Music

Strains of devotion

Suman Bhattacharya is widely acknowledged as an erudite kirtan singer in India and abroad (especially Bangladesh). A much sought-after multilingual singer-orator (fluent in Hindi, Bengali, Oriya, Sanskrit and English), he is actively working to revive this art with his research-based presentations that focus on subjects other than just the tradition-bound divine Leela (or play) of Lord Krishna.

In different parts of India, there are several traditional styles of singing kirtan, a devotion-charged chorus that enjoys the top position in ‘Navadha Bhakti or nine modes of devotion. The most commonly heard kirtan is naam-kirtan. For instance, Hare Krishna Hare Krishna, Krishna-Krishna Hare-Hare. With this sankirtan, Chaitanya Mahaprabhu brought a new wave of devotional fervour among the masses and the entire country came under its hypnotic spell. But, Bangla kirtan’s four major gharanas (inspired by Jaideva’s immortal Geeta Govinda) are entirely different from this and all tend to blend rich literature (an amalgamation of Sanskrit, Bengali, Maithili, Oriya and Brajbhasha) with different genres of music including classical and folk.

In Bengal, the idiom of Padavali (popularly known as Pala) kirtan was admired once. Originated from Dhrupad, the Padavali kirtan is rooted in padas or rich literary verses. But while Dhrupad is centred on one fixed pada, the Padavali, as is evident from its name, is actually a string of several verses. A garland of such Padavalis is known as Leela-kirtan that describes the divine play of Lord Krishna from sunrise to sunset. Penned by great poets like Jayadeva, Vidyapati, Chandidas and several others, these were composed in ragas and talas and were handed down from generation to generation for centuries. All available scriptures mention the ragas and talas associated with each pada. To handle these ragas and 108 varieties of talas with complex gait, one needs thorough classical grooming along with proper enunciation and narration-skills of a ‘kathaakar’. This is a tall order.

Suman Bhattacharya fulfils all these to the tee. Moreover, he has extensively worked on the kirtan-based philosophy and compositions of Gurudev Rabindranath Tagore, Swami Vivekananda, Kazi Nazrul Islam, Deshbandhu Chittaranjan Das, Rishi Aurobindo Ghosh and authors Sharatchandra Chattopadhyay and Bankim Chattopadhyay, as all these luminaries were great kirtan scholars and composers.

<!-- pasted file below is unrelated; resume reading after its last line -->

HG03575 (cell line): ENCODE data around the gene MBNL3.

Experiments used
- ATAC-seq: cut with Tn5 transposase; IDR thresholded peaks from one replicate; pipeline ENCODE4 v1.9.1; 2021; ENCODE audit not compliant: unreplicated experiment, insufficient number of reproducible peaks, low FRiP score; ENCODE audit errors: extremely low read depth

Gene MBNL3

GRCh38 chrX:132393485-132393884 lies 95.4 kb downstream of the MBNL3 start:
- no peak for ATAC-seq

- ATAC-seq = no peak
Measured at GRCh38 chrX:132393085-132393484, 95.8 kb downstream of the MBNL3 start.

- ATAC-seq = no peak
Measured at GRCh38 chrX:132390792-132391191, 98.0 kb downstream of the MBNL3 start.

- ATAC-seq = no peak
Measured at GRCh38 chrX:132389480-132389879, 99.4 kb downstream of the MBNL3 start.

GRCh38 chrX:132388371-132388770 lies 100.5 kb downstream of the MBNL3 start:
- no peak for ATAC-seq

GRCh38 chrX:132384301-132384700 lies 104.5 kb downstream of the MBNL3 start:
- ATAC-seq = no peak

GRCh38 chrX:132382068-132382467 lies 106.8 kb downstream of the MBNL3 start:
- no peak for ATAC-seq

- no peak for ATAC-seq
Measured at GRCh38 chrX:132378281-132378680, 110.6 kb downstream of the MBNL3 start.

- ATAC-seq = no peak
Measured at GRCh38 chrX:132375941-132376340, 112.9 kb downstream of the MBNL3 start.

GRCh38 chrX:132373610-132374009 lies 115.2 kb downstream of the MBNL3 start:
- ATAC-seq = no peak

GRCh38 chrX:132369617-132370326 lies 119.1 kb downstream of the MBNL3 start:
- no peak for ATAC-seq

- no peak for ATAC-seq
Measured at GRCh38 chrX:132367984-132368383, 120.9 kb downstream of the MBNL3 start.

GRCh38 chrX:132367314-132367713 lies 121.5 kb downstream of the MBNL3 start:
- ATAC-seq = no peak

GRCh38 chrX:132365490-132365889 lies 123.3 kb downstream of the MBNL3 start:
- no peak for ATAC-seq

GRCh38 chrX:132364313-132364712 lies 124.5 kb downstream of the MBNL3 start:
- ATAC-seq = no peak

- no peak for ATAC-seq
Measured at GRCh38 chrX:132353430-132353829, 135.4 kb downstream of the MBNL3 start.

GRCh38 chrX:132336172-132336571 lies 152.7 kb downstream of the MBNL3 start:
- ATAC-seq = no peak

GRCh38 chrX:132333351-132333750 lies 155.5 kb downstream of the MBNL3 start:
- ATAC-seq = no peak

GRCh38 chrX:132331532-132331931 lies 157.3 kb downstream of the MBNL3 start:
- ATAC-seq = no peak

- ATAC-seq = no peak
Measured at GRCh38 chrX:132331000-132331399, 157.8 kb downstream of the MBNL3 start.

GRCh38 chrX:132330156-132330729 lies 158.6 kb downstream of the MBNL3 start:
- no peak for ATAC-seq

Keeping the original style of presentation rooted in Garanhati and Manoharshahi styles that interweave singing, narration and some graceful body movements along with abhinaya – he stands surrounded by the accompanists, who join in either in the peaking interludes between the lines and verses or at the end with a passionate sankirtan as the climax. His traditional kirtan recitals offer blissful learning experience wherever he performs — be it Doordarshan’s National channel, university seminar halls, prestigious concert stages, rustic melas, devotional congregations or private baithaks. The reason is he had the best of both the worlds. Born in a kirtankar’s family in 1974, he grew up with devotion-steeped kirtan in Kolkata’s northern suburb Barahanagar but obtained his Master’s in English from Scottish Church College and mingled with the highbrow social circles of the Metro.

Yet, devoid of urban inhibitions (thanks to his early spiritual initiation at the feet of Shri Vaishnav Charan Dass and exposure on kirtan-arena with his father-guru Santosh Bhattacharya), this brilliant disciple of Nilmani das, Manoranjan Bhattacharya, Vrindaban Banik (Garanhati School), Mriganka Shekhar Chakraborti (Shrikhol), Dwijen Dey (Manoharsahi School) and several other gurus, stands conventionally attired as a kirtaniya with an artistic ‘rasakali’ on his forehead and a confident smile. The team of accompanists on shrikhol (mridanga), cymbal (karataal) and other effects, along with his little daughter giving excellent vocal support, sit on the stage in a semi-circle. The radiating glow of knowledge, the captivating flow of narrations, the songs dipped in his mellifluous voice with amazing range and the graceful movements never fail to enhance the beauty of his chosen topics.

Albeit still marked as a mere ‘religious’ ritual, kirtan is gradually exploring new vistas through Suman’s recitals and numerous recordings which are available on the net. Since listeners are appreciating such ‘research-based’ rendition now and there are very few who can fulfil the growing demand, the trend may change, feels Suman.

In his ‘Shri Chaitanya Kirtan Shiksha O Seva Kendra’ he not only grooms numerous kirtan enthusiasts but also inspires them by organising annual Kirtan Mela featuring performers from every nook and corner of Bengal. On the auspicious day of Mahalaya, prior to Durga Navaratri, the meandering narrow lanes leading to the expansive venue reverberate with the strains of kirtan, thanks to the strategically placed speakers all the way from the main road to allow the entire locality to savour the bliss. And Suman enjoys a revered status.

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Printable version | Jan 15, 2021 5:41:39 PM | https://www.thehindu.com/features/friday-review/music/suman-bhattacharya-on-bangla-kirtan/article7354454.ece

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